out and at the same time using ‘constitutional’ means of defeating the
government. The right wing will now energetically try to mobilise its forces
to firstly win the referendum.

If that fails, they will not accept the result and will
launch a further campaign accusing the government of fraud and initiate a
further attempt to overthrow his government.

Big layers of workers and Chávez supporters understand
that the referendum is now being called on the basis of a fraud and is a
further attempt to overthrow the regime. The Bolivarian trade union
federation, UNT, the Bolivarian Workers’ Front and the National
Co-ordination of the Bolivarian Circles have all rejected acceptance of the
referendum. The referendum decision has also been rejected at meetings of
government supporters up and down the country.

The working class needs to strengthen its own
organisations to confront reaction and take the revolution forward. Rank and
file soldiers’ committees need to be set up which will begin to purge all
officers who support reaction and institute a system for the election of
officers. These committees need to be linked up on a district, city-wide,
regional and national basis. These should form the basis of a new workers’
and peasants’ government. Through these bodies, an armed workers’ militia
needs to be set up to defend the revolution from the threat of reaction.

It is clear that the National Constituent Assembly,
which was created by Chávez when he came to power, cannot be relied on. 20
MPs elected on the Bolivarian list have now gone over to the opposition! The
creation of workers’ councils or the expansion of the Bolivarian Circles,
with the election of delegates subject to immediate recall, would be a more
democratic and reliable basis for the working class to take the revolution

Overwhelming support

IT WILL not be easy for the reactionary forces in
Venezuela to secure a victory. They need not only to win a majority in the
referendum but to win more than the 3.8 million votes that Chávez won in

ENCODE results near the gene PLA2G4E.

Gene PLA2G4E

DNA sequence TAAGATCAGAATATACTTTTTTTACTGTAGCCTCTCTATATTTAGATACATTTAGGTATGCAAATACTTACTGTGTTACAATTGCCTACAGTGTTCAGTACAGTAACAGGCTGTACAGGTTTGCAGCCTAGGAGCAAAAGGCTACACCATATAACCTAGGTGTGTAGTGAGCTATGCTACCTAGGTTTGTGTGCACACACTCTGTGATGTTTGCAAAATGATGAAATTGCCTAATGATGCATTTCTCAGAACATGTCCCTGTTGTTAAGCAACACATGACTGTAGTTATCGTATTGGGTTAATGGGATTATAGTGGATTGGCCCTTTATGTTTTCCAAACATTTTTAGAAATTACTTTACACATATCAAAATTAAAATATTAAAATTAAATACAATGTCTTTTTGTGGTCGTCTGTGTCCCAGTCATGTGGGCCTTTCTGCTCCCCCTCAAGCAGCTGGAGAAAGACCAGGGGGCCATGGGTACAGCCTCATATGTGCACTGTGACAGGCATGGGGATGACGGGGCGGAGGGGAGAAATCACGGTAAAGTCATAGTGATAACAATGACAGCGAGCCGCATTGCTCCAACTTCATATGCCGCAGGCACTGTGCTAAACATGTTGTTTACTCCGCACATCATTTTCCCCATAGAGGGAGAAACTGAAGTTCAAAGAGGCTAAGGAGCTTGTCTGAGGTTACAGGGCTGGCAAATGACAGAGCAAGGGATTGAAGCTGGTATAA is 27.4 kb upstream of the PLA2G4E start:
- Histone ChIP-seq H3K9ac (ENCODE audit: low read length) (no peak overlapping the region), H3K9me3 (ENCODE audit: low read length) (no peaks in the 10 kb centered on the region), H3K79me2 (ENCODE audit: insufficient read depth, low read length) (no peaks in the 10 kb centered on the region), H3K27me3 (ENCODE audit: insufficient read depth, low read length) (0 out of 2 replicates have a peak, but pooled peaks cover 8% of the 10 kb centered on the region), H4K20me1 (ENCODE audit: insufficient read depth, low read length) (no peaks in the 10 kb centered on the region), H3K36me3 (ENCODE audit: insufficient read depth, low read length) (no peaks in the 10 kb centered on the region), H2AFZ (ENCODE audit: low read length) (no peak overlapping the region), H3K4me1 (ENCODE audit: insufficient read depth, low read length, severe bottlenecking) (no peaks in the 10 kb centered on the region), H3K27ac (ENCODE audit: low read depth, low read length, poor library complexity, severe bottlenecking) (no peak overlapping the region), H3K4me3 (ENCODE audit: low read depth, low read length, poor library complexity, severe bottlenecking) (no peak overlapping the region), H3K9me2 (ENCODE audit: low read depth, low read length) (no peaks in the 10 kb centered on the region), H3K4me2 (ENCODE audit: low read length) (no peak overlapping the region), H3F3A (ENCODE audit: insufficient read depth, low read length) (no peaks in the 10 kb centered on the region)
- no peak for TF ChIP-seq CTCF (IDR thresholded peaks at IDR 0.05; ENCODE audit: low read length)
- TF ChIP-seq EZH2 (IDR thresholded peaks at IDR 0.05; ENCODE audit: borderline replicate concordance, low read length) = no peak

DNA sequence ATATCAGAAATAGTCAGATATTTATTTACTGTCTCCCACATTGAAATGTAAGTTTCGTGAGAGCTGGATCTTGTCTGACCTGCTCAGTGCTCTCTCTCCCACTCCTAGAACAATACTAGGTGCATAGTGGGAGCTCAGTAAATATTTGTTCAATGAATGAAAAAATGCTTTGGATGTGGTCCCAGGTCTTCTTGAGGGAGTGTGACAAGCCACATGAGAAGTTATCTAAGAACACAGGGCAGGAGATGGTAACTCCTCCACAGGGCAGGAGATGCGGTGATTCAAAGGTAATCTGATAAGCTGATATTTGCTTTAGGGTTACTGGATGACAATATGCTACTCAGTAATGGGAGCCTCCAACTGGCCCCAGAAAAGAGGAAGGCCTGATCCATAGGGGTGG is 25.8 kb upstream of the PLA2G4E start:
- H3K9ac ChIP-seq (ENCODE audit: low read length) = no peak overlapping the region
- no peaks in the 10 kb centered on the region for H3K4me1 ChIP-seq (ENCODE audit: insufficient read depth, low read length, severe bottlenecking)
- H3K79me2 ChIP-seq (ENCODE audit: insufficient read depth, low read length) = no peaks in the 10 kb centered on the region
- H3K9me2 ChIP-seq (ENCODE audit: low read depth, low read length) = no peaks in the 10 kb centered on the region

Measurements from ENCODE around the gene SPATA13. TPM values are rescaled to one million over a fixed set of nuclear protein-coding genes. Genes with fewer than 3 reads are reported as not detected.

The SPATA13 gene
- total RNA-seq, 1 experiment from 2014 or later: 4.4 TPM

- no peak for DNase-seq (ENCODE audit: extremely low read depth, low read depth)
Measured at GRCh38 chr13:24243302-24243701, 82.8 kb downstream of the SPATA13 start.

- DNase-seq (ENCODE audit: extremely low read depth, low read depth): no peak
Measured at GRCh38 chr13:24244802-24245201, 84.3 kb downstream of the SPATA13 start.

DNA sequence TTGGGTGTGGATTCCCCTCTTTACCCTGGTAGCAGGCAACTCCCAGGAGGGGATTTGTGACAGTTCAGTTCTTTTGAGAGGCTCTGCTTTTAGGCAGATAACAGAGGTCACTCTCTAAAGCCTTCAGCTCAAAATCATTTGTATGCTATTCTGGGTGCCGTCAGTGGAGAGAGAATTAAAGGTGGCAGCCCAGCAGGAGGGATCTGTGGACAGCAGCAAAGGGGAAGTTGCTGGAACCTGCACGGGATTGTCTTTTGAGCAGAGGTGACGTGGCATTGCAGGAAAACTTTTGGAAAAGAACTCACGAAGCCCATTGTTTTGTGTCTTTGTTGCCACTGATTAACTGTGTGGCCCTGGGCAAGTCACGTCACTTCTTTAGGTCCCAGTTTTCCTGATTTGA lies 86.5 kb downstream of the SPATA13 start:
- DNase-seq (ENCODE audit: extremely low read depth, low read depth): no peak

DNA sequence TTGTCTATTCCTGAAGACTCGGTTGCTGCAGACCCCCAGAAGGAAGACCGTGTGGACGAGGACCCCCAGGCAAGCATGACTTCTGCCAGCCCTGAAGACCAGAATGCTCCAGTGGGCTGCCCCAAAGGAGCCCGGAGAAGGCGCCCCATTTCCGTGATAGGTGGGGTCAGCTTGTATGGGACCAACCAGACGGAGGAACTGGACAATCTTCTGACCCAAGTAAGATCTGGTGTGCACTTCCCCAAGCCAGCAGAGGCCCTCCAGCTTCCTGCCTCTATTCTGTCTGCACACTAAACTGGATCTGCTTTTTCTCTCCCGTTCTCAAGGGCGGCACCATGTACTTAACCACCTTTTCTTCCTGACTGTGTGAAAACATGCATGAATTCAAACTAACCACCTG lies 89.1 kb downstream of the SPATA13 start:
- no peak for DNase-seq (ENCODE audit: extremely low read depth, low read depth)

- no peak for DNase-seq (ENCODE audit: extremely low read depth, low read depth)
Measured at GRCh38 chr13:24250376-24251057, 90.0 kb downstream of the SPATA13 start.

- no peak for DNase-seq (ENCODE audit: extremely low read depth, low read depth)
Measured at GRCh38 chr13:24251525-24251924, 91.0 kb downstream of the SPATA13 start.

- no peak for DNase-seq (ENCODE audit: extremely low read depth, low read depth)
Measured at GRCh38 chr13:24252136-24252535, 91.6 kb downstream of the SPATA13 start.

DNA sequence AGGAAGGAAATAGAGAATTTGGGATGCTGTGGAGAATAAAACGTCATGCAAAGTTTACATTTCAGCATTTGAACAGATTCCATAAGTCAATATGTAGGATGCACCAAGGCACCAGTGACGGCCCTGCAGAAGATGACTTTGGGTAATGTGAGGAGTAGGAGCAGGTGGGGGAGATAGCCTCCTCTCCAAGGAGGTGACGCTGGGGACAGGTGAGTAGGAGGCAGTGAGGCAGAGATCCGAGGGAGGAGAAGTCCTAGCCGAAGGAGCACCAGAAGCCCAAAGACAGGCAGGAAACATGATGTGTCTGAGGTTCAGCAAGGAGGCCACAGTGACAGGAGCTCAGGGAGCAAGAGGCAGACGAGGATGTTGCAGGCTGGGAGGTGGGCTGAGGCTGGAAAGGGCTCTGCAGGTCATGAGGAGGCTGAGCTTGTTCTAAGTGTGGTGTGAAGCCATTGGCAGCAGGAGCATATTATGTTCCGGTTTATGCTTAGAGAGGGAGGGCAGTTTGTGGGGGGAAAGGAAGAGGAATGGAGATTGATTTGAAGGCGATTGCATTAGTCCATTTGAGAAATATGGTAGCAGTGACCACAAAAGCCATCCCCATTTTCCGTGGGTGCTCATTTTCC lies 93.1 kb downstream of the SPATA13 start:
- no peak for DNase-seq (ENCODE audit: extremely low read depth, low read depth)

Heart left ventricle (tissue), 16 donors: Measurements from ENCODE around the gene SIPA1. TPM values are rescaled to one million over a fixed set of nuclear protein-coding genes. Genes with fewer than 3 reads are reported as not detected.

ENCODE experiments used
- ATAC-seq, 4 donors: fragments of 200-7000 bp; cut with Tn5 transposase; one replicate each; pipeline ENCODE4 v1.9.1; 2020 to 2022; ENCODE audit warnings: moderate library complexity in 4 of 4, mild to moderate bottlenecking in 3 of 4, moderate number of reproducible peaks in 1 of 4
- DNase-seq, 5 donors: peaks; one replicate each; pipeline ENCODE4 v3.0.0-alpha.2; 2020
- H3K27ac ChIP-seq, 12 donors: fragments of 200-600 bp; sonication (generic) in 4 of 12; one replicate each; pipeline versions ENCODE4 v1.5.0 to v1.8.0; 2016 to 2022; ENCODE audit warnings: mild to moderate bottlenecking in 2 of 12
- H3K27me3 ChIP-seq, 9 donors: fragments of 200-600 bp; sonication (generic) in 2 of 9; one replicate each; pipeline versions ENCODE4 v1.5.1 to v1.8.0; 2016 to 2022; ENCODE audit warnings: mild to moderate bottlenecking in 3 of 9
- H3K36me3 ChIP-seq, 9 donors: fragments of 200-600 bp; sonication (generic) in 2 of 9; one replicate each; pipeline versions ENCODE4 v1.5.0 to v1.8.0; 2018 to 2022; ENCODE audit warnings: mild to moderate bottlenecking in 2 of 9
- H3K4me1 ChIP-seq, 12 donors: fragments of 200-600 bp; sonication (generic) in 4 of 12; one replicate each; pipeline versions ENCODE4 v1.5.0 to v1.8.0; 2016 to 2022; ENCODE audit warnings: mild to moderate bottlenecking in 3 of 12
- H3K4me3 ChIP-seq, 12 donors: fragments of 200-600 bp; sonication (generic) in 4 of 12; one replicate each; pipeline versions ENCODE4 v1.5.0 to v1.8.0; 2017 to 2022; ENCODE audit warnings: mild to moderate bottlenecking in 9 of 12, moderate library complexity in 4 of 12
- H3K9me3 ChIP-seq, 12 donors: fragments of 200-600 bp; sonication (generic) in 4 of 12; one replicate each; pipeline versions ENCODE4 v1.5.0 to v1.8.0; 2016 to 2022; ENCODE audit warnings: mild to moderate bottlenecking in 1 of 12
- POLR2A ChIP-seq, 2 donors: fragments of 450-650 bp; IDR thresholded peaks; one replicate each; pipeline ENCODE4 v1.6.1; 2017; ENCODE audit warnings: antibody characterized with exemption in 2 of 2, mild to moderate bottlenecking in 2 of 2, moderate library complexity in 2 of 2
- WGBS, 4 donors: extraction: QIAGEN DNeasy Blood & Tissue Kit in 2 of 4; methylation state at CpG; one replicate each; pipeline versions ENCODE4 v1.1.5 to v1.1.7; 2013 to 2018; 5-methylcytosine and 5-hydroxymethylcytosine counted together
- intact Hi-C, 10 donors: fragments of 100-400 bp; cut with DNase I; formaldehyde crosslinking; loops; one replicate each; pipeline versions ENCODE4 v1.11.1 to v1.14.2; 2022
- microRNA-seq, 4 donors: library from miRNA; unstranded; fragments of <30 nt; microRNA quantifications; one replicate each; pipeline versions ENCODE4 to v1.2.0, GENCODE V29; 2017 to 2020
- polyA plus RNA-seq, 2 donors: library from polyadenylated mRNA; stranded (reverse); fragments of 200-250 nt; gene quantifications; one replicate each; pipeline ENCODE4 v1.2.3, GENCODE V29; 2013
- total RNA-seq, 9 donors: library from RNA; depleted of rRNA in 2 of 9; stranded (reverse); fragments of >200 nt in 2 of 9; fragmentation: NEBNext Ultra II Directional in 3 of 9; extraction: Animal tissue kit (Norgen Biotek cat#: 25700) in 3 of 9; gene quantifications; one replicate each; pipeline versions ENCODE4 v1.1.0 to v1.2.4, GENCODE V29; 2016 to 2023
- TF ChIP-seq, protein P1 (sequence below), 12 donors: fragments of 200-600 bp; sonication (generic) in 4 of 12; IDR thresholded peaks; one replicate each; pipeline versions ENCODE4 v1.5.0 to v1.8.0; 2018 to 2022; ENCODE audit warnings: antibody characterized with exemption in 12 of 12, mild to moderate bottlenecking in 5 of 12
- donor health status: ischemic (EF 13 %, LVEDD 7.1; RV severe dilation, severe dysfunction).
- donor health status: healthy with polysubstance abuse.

Chávez still has the support of the overwhelming
majority of the working class and poor. Over one million have been lifted
from illiteracy. Millions more have been given access to doctors and medical
care for the first time. But society is polarised along class lines between
the left and the right. The reforms that have been introduced are threatened
by the continuation of capitalism.

Chávez, who was elected with over 60% of the vote, has
lost some significant support especially amongst the middle class. This is
mainly due to the deep economic crisis which has rocked the country. This is
partly due to the effects of the bosses lockout and partly to the economic
sabotage and flight of capital which has taken place.

The failure of Chávez to break from capitalism and
introduce a socialist planned economy based upon a genuine workers’
democracy has prevented his regime from being able to offer the middle class
a solution to their problems. This erosion of support has given the
‘creeping counter revolution’ social forces on which to rest. Whether this
is strong enough to defeat Chávez in this referendum remains to be seen.
However, it will continue as a threat that will eventually succeed unless
capitalism is overthrown.

This threat of reaction, especially in the form of US
imperialism can only be averted through the establishment of a workers’ and
peasants’ government in Venezuela and an appeal to the working class of the
whole of Latin America and the USA for solidarity and support with the
perspective of spreading the revolution to establish a Democratic Socialist
Federation of Latin America and the Americas.